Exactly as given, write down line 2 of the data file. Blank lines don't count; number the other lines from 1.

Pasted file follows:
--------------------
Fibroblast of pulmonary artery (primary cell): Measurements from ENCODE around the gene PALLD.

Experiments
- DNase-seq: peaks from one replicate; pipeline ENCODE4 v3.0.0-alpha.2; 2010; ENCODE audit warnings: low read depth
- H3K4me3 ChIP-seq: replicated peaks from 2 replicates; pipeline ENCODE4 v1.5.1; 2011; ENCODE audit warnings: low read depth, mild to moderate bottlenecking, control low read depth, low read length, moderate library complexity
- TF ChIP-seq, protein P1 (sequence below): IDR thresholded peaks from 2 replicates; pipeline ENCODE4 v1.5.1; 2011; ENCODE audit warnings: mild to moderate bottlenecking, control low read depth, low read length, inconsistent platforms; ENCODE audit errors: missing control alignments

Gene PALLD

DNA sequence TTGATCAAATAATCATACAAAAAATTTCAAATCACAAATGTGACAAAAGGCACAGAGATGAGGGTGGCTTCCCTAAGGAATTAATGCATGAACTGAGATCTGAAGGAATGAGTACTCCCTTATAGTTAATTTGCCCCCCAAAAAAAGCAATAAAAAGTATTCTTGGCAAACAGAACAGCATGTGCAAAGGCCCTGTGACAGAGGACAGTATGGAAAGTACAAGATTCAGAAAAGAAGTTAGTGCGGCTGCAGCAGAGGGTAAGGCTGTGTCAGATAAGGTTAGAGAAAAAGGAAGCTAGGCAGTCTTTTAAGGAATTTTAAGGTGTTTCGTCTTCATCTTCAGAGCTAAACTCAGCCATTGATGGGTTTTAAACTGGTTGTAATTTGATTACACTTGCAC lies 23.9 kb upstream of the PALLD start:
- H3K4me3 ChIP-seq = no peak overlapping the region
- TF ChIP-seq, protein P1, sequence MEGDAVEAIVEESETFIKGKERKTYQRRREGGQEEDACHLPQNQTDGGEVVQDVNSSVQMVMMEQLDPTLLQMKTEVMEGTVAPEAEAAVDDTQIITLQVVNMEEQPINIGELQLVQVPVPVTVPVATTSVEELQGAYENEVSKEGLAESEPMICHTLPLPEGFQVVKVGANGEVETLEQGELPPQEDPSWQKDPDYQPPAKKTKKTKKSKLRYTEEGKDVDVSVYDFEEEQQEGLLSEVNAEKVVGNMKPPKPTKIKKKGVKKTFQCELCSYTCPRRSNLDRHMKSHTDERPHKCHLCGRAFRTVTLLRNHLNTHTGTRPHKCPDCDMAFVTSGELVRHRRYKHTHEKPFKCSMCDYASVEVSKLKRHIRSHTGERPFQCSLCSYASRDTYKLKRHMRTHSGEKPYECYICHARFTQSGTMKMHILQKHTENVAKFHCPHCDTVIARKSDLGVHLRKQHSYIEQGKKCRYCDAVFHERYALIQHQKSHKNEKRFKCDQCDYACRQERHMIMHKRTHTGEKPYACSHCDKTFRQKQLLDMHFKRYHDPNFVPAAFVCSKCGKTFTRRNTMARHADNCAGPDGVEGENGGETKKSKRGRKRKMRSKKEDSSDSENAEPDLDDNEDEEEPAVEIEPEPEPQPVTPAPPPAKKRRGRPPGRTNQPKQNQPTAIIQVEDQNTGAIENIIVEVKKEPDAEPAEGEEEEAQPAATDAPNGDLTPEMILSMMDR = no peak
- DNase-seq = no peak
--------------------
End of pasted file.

Experiments